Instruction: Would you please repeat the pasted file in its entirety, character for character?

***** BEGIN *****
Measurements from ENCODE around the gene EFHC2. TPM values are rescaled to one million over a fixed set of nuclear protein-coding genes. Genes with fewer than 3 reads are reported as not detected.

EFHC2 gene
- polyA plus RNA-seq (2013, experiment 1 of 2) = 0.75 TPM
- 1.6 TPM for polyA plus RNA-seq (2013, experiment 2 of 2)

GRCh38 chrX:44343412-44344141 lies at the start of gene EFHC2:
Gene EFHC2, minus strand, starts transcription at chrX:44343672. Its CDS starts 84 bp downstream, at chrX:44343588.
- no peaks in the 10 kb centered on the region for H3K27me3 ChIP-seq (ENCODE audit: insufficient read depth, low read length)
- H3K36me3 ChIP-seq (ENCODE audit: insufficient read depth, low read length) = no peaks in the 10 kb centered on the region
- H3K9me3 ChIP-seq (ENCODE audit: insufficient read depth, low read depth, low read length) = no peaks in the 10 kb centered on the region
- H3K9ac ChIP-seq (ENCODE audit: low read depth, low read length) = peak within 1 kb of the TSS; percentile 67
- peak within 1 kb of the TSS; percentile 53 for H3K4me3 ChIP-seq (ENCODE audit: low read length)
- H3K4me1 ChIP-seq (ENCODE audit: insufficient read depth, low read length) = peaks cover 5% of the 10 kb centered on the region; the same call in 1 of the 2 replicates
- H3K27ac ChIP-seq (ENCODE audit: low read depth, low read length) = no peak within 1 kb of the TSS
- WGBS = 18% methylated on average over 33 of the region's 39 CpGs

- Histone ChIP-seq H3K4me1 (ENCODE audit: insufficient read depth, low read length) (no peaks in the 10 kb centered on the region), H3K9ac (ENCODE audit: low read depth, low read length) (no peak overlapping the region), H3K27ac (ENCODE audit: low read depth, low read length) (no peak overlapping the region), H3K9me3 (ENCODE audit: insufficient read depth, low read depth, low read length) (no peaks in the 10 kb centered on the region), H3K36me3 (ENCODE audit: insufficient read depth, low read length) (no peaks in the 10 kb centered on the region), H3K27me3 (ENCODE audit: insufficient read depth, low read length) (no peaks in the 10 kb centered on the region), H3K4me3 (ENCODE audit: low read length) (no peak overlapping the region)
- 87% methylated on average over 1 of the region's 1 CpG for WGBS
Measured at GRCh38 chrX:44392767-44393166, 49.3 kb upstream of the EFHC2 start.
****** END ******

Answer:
Measurements from ENCODE around the gene EFHC2. TPM values are rescaled to one million over a fixed set of nuclear protein-coding genes. Genes with fewer than 3 reads are reported as not detected.

EFHC2 gene
- polyA plus RNA-seq (2013, experiment 1 of 2) = 0.75 TPM
- 1.6 TPM for polyA plus RNA-seq (2013, experiment 2 of 2)

GRCh38 chrX:44343412-44344141 lies at the start of gene EFHC2:
Gene EFHC2, minus strand, starts transcription at chrX:44343672. Its CDS starts 84 bp downstream, at chrX:44343588.
- no peaks in the 10 kb centered on the region for H3K27me3 ChIP-seq (ENCODE audit: insufficient read depth, low read length)
- H3K36me3 ChIP-seq (ENCODE audit: insufficient read depth, low read length) = no peaks in the 10 kb centered on the region
- H3K9me3 ChIP-seq (ENCODE audit: insufficient read depth, low read depth, low read length) = no peaks in the 10 kb centered on the region
- H3K9ac ChIP-seq (ENCODE audit: low read depth, low read length) = peak within 1 kb of the TSS; percentile 67
- peak within 1 kb of the TSS; percentile 53 for H3K4me3 ChIP-seq (ENCODE audit: low read length)
- H3K4me1 ChIP-seq (ENCODE audit: insufficient read depth, low read length) = peaks cover 5% of the 10 kb centered on the region; the same call in 1 of the 2 replicates
- H3K27ac ChIP-seq (ENCODE audit: low read depth, low read length) = no peak within 1 kb of the TSS
- WGBS = 18% methylated on average over 33 of the region's 39 CpGs

- Histone ChIP-seq H3K4me1 (ENCODE audit: insufficient read depth, low read length) (no peaks in the 10 kb centered on the region), H3K9ac (ENCODE audit: low read depth, low read length) (no peak overlapping the region), H3K27ac (ENCODE audit: low read depth, low read length) (no peak overlapping the region), H3K9me3 (ENCODE audit: insufficient read depth, low read depth, low read length) (no peaks in the 10 kb centered on the region), H3K36me3 (ENCODE audit: insufficient read depth, low read length) (no peaks in the 10 kb centered on the region), H3K27me3 (ENCODE audit: insufficient read depth, low read length) (no peaks in the 10 kb centered on the region), H3K4me3 (ENCODE audit: low read length) (no peak overlapping the region)
- 87% methylated on average over 1 of the region's 1 CpG for WGBS
Measured at GRCh38 chrX:44392767-44393166, 49.3 kb upstream of the EFHC2 start.